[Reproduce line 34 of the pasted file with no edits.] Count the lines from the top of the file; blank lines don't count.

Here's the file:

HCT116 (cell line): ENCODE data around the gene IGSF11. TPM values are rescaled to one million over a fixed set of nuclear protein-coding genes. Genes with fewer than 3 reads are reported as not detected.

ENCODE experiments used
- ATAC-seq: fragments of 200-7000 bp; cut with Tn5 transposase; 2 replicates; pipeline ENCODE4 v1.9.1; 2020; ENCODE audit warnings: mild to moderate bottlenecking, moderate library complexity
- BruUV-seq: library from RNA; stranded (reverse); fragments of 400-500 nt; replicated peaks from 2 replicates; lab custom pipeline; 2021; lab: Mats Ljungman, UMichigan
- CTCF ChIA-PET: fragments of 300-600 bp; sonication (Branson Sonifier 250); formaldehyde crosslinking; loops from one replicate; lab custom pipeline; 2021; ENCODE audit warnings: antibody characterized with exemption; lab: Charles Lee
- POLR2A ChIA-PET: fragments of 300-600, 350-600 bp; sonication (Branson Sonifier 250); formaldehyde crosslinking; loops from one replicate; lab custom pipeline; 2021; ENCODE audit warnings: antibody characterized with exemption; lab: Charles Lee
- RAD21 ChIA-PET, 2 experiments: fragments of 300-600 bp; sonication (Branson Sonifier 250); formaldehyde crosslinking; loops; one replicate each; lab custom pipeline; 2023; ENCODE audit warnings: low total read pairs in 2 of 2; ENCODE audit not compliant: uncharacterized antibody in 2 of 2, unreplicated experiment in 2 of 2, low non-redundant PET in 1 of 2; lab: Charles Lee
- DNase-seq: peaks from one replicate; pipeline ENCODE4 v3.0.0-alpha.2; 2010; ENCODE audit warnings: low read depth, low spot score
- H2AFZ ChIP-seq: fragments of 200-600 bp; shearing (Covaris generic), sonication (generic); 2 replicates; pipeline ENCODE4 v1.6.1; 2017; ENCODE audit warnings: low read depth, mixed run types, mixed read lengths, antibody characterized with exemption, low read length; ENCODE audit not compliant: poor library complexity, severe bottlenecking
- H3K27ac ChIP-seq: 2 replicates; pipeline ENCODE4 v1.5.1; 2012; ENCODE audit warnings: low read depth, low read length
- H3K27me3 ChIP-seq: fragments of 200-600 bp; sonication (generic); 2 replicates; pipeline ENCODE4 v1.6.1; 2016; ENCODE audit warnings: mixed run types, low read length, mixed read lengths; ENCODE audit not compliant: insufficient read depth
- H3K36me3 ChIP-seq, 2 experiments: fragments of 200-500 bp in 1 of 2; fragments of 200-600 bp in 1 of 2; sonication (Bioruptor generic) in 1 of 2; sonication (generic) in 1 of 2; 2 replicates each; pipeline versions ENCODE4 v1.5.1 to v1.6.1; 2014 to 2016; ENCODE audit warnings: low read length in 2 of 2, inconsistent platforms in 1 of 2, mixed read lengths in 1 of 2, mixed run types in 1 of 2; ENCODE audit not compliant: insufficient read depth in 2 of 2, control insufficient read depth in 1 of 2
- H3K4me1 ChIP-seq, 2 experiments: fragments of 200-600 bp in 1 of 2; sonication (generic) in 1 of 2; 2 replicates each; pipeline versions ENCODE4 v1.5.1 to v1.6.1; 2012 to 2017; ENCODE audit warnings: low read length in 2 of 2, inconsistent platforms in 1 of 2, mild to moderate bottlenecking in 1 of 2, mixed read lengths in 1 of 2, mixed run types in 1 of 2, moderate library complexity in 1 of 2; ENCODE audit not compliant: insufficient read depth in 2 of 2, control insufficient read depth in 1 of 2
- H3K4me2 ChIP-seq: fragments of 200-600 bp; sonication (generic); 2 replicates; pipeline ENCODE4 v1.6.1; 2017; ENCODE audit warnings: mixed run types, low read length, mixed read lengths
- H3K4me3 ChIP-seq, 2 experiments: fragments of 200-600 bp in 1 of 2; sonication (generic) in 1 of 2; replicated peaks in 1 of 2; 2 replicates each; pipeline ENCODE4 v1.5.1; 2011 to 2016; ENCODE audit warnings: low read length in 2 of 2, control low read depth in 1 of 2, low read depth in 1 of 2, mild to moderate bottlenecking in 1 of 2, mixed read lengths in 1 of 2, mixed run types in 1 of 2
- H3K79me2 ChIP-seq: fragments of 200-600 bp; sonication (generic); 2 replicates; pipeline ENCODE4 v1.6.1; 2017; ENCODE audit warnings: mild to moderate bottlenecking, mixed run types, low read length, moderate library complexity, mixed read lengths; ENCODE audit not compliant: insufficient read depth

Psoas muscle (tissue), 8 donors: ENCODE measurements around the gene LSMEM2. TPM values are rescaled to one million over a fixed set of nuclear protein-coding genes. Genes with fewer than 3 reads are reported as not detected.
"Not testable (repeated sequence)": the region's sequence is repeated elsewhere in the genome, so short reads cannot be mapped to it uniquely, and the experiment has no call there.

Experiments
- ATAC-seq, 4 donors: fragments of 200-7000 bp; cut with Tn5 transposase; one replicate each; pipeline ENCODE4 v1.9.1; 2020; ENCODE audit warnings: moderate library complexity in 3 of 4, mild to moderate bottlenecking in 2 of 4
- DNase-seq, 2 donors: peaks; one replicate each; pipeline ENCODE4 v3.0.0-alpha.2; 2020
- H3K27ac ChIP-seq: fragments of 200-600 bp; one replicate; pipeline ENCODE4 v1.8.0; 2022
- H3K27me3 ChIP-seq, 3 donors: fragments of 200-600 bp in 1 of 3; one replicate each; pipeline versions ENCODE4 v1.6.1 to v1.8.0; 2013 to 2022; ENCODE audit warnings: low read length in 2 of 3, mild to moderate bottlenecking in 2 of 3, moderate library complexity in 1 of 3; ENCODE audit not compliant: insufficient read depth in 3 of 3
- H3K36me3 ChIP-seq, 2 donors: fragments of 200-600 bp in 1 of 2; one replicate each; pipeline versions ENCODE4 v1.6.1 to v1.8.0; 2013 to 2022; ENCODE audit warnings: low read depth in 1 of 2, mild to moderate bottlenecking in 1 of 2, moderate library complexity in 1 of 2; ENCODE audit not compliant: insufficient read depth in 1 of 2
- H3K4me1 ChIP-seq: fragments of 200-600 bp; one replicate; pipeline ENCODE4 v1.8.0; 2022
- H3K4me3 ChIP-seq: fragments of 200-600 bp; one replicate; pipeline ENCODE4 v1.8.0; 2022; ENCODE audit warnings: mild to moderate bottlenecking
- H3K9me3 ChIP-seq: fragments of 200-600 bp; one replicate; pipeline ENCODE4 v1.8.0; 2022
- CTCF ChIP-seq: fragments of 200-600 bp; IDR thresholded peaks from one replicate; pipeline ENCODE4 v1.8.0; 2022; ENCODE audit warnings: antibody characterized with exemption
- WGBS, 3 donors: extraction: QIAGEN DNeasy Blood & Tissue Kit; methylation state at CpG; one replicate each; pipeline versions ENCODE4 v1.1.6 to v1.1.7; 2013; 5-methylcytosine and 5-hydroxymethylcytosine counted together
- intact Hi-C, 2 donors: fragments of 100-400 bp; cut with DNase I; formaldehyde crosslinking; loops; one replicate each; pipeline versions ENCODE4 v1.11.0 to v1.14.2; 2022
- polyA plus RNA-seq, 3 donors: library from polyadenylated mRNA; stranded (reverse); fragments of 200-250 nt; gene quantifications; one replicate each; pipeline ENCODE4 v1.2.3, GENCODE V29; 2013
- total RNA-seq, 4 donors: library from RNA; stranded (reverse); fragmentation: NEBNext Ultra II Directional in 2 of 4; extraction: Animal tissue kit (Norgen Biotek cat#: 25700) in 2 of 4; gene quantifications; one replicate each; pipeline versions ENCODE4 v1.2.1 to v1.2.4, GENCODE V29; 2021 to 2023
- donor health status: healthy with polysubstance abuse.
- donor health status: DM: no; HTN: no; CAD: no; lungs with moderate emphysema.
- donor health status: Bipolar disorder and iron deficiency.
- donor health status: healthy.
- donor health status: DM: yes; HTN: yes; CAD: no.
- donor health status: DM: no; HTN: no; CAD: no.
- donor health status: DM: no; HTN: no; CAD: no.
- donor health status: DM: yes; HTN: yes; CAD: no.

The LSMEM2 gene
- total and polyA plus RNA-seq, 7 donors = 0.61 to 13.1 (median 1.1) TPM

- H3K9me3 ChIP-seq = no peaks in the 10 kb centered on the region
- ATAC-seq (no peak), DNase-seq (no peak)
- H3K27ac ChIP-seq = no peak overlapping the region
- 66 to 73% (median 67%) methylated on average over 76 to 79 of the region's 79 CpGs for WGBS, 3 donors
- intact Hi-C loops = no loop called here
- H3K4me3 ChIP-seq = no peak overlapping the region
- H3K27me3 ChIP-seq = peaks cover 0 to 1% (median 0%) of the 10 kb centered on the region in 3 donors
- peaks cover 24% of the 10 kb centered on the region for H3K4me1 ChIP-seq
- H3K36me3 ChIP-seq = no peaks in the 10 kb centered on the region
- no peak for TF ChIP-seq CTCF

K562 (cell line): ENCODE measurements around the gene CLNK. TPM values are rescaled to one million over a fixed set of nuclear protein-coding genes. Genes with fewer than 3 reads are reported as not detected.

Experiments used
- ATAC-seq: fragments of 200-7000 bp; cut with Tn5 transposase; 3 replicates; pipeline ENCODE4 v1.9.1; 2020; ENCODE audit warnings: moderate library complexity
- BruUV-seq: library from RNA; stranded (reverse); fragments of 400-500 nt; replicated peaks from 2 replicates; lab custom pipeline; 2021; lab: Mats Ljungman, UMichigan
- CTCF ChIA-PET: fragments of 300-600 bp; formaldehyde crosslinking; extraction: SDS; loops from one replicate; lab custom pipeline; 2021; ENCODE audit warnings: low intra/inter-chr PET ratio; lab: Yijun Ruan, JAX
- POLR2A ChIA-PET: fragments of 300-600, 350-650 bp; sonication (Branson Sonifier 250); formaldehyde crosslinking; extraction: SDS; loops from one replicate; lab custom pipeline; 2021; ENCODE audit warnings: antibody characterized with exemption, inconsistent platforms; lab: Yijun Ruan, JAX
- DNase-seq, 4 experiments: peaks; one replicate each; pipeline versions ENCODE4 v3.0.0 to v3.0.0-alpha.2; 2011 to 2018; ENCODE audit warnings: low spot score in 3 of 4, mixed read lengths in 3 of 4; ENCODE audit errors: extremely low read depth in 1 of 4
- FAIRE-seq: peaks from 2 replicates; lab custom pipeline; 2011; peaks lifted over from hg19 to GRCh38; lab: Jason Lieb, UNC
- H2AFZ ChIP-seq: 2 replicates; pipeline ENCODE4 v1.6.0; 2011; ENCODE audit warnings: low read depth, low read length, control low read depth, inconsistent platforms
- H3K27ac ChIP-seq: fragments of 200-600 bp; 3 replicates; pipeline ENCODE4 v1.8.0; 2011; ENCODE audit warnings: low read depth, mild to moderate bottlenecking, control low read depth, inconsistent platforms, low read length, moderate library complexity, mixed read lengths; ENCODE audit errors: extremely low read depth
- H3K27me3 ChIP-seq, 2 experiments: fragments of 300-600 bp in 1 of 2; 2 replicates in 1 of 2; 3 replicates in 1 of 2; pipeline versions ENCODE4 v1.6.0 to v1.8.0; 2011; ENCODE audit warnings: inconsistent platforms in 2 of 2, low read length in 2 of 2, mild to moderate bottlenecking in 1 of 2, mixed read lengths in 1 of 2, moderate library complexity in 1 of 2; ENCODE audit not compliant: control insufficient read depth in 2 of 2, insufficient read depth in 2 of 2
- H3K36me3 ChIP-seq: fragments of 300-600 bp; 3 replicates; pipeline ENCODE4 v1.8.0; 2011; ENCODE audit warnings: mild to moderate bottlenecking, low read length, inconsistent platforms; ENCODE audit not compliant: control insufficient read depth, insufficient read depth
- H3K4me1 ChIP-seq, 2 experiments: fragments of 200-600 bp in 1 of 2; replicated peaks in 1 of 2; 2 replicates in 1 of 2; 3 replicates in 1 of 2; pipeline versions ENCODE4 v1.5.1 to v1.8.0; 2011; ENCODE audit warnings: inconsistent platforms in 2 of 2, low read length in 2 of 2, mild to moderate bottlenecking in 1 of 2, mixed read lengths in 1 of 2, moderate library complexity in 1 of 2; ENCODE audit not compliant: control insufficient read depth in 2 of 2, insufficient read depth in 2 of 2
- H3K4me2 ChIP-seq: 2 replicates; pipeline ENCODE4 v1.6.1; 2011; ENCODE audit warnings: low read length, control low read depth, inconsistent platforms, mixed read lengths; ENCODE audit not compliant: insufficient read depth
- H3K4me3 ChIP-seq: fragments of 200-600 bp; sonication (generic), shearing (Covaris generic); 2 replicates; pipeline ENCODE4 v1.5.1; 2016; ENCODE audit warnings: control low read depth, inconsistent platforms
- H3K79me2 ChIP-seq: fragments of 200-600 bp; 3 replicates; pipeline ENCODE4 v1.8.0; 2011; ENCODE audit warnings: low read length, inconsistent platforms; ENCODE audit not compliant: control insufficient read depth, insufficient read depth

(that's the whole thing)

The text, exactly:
- donor health status: DM: no; HTN: no; CAD: no; lungs with moderate emphysema.